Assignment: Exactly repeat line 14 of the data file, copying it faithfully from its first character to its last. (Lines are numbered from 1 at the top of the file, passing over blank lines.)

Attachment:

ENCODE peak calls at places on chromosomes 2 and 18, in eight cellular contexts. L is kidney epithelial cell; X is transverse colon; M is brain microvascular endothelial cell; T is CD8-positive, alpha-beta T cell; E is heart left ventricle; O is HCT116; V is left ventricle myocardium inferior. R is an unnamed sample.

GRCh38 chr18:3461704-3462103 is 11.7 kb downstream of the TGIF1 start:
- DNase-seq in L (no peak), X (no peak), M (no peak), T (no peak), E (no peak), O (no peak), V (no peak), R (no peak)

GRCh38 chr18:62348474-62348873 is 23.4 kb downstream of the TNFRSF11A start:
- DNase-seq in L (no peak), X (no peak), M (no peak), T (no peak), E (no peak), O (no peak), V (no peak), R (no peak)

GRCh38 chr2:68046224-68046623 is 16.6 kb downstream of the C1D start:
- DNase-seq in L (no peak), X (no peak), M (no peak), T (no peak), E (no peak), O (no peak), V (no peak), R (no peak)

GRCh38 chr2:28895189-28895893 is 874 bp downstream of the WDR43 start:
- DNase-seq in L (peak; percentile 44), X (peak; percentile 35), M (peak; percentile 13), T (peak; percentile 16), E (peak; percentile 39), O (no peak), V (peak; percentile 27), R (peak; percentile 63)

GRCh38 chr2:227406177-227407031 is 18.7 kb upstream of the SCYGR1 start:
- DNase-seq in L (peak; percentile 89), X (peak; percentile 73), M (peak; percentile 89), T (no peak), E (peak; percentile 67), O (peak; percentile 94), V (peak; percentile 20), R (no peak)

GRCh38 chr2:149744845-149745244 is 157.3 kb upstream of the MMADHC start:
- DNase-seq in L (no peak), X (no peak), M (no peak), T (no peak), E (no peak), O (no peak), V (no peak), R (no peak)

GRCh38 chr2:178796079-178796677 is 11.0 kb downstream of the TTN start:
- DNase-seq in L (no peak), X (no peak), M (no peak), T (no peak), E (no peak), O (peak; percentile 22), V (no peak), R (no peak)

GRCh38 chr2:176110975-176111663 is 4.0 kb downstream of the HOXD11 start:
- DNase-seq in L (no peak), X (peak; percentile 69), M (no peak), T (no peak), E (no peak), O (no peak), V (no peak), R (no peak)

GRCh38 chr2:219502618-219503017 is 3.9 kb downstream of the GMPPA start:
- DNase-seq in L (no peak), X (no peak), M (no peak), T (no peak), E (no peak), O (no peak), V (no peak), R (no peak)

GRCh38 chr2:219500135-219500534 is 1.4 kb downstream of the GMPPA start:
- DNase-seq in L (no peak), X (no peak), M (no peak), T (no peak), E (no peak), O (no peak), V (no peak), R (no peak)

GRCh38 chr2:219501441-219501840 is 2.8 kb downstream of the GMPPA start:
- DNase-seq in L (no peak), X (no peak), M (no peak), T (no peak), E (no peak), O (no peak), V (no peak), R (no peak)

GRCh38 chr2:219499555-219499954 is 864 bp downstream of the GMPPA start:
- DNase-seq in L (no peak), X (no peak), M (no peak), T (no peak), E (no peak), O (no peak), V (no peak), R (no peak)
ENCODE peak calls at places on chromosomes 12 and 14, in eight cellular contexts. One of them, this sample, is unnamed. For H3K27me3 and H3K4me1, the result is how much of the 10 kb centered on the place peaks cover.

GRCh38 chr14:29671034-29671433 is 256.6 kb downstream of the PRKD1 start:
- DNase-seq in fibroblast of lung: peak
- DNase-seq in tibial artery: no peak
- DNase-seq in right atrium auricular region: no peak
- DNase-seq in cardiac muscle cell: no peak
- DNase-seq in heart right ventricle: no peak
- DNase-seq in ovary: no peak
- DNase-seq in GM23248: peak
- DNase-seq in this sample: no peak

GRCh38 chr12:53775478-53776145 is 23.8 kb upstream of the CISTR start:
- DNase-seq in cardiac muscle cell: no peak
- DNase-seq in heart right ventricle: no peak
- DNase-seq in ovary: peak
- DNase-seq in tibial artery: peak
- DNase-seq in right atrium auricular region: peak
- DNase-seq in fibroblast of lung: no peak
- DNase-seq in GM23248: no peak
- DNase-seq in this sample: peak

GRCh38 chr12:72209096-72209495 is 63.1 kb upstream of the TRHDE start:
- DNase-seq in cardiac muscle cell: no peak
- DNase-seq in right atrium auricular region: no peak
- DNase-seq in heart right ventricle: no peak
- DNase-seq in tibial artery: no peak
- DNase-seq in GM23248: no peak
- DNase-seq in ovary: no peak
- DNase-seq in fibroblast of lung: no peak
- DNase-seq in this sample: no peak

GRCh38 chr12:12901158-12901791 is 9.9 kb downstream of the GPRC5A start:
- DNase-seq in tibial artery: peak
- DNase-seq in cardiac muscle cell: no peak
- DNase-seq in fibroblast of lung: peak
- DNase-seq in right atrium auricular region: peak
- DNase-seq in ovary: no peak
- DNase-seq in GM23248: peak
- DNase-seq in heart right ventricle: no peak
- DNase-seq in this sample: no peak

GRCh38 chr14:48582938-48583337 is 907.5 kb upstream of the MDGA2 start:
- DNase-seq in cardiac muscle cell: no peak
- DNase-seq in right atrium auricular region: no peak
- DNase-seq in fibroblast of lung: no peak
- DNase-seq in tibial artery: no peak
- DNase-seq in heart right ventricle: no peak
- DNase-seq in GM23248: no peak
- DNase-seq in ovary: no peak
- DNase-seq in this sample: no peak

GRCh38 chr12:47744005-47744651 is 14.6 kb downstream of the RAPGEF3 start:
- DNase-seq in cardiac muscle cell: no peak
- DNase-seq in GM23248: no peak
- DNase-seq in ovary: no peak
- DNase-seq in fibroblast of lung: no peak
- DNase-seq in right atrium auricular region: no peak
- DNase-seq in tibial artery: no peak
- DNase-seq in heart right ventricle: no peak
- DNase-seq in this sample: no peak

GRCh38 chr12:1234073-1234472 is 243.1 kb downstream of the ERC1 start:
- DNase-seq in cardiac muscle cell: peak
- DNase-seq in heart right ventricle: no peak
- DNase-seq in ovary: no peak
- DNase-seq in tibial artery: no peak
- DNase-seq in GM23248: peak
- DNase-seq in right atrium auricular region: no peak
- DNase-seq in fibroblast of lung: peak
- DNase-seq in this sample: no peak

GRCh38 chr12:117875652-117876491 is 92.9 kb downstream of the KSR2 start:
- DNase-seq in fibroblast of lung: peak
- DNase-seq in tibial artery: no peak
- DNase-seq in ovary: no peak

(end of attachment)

GRCh38 chr2:178796079-178796677 is 11.0 kb downstream of the TTN start: